The freshwater Laguna Gandoca, one kilometer (0.6 miles) south of Gandoca village, is a lagoon with two openings into the sea. The estuary, full of red mangrove trees, is a complex world braided by small brackish streams and snakelike creeks. The mangroves shelter both a giant oyster bed and a nursery for lobsters and the swift and powerful tarpon. Manatees and a rare estuarine dolphin—the tucuxí— swim and breed here, as do crocodiles and caimans. The park is home to at least 358 species of birds (including toucans, red-lored Amazon parakeets, and hawk-eagles) as well as margays, ocelots, pacas, and sloths.
The hamlets of Punta Uva, Manzanillo (the northern gateway), Punta Mona, and Gandoca (the southern gateway) form part of the refuge. Because communities of indigenous people live within the park, it is a mixed-management reserve; the locals’ needs are integrated into park-management policies. Punta Mona Center for Sustainable Living and Education (no tel.) is a communal organic farm and environmental center. It teaches traditional and sustainable farming techniques and other environmentally sound practices. It accepts volunteers, internships are available, and day and overnight visitors are welcome ($40 pp, including boat transfers, guided tour, and kayaking). Kayaking, guided hikes, and yoga retreats are offered.
Exploring the Park
The park is easily explored simply by walking the beaches; trails also wind through the flat lowland rainforest fringing the coast. A coastal track leads south from the east side of Manzanillo village to Gandoca village (two hours), where you can walk the beach one kilometer (0.6 miles) south to Laguna Gandoca. Beyond the lagoon, a trail winds through the jungle, ending at the Río Sixaola and the border with Panamá. A guide is recommended.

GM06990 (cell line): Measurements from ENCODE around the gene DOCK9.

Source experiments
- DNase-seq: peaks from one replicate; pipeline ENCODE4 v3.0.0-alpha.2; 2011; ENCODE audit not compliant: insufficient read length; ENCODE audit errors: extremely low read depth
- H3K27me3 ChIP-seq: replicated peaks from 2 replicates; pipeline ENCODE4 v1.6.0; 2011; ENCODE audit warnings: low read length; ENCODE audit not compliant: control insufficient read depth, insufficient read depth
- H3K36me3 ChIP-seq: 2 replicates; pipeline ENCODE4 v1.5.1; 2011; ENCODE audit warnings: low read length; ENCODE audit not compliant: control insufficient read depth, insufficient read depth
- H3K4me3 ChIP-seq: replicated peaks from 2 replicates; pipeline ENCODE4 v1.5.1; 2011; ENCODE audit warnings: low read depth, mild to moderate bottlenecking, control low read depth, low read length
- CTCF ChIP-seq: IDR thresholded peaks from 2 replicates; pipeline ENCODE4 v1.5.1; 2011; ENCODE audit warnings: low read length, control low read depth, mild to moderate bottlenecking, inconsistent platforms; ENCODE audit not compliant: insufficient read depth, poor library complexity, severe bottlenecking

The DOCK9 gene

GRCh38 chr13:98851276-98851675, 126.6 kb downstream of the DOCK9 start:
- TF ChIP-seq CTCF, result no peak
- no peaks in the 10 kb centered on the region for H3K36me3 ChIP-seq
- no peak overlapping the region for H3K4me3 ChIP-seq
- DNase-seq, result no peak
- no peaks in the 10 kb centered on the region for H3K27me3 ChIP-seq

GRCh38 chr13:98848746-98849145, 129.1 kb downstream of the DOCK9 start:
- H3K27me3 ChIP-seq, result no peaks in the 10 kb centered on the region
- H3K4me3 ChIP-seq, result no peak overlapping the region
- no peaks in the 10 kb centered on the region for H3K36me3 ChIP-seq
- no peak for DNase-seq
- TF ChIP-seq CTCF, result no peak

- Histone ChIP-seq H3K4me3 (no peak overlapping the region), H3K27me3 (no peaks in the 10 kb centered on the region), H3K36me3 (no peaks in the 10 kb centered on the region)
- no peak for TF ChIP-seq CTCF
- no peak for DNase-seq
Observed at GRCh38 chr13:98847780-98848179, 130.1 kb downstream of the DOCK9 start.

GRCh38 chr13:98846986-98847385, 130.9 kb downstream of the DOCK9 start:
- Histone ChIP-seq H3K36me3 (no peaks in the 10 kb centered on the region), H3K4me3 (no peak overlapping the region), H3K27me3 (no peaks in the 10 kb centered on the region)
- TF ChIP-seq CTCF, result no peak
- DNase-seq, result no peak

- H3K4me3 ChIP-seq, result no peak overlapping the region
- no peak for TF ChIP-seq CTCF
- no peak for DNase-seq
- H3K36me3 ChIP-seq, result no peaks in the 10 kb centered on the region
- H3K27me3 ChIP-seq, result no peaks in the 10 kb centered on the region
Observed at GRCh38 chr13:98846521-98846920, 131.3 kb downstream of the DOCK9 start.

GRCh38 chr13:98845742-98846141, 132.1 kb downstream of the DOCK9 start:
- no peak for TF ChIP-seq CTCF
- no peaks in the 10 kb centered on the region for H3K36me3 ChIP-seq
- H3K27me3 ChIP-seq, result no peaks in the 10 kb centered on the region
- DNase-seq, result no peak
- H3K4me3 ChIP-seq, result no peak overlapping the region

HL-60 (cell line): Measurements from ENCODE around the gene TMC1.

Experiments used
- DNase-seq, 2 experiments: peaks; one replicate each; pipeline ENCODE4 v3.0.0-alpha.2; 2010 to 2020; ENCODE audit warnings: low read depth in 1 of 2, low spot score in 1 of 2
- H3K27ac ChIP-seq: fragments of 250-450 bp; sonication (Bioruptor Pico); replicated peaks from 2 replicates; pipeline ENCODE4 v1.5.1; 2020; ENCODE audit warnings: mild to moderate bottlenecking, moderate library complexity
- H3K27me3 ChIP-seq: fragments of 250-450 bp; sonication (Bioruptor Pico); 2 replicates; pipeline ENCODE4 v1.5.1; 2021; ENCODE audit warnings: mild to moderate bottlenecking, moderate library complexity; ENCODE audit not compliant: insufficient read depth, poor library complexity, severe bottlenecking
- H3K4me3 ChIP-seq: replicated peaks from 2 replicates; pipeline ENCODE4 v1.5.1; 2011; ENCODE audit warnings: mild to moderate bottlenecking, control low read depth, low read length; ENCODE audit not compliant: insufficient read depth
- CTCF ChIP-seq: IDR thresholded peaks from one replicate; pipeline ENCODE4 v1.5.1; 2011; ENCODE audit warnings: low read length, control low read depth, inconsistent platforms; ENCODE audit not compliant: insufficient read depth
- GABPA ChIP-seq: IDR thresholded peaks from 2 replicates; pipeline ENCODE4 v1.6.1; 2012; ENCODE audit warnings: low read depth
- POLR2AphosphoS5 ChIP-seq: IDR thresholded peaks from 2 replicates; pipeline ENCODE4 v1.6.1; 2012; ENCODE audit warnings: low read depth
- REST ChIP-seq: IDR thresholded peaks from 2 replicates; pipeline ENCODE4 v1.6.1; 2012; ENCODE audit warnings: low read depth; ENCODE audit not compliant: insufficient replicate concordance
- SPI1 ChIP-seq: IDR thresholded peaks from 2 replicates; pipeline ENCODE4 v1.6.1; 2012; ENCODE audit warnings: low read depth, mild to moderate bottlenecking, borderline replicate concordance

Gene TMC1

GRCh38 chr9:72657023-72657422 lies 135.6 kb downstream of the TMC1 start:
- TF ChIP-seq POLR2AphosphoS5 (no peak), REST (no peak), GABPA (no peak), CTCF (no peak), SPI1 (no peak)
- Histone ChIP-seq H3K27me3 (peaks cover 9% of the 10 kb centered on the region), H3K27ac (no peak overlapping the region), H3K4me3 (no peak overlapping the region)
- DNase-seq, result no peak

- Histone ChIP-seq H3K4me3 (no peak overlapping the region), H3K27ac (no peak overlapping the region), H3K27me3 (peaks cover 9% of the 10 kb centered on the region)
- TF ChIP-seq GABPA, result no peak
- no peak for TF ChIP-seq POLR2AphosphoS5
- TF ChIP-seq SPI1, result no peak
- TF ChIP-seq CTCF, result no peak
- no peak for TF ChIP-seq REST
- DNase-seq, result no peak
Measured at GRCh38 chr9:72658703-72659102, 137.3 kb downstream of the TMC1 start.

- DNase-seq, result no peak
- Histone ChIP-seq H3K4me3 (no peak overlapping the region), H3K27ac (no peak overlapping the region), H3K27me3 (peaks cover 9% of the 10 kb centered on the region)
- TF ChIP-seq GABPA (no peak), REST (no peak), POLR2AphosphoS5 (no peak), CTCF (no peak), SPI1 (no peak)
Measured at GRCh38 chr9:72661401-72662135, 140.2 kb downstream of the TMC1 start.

ANAI (Asociación Nacional de Asuntos Indígenas, tel. 506/2224-6090 or 506/2756-8120) works to protect the forest and to evolve a sustainable livelihood through reforestation and other earth-friendly methods; it offers Talamanca Field Adventures trips throughout the southeast. Volunteers are needed for the Marine Turtle Conservation Project, which conducts research and protects the turtles from predators and poachers. Contact ANAI or ATEC (Asociación Talamanca de Ecoturismo y Conservación, tel./fax 506/2750-0398) to see how you can help.
You can hire a guide and a boat in Sixaola to take you downriver to the mangrove swamps at the river mouth (dangerous currents and reefs prevent access from the ocean). The Costa Rican Association of Community-Based Rural Tourism (ACTUAR, tel. 506/2248-9470) offers eco-minded tours, plus homestay accommodations with locals at El Yüe Agroeco-farm and other indigenous lodges.
The MINAE ranger station (tel. 506/2759-9001, 8am-4pm daily) is at the entrance to Manzanillo village; the MINAE headquarters (tel. 506/2759-9100), at Gandoca, is 500 meters (0.3 miles) inland from the beach. Entrance costs $6, but there is rarely anyone to collect the fee.
You can drive to Gandoca village via a 15-kilometer (9.5-mile) dirt road that leads north from the Bribrí-Sixaola road; the turnoff is signed about three kilometers (2 miles) west of Sixaola. Keep left at the crossroads 1.5 kilometers (1 mile) down the road. If you get caught short of money, there’s a roadside 24-hour ATM at Finca Sixaola, midway to Gandoca.
Excerpted from the Ninth Edition of Moon Costa Rica.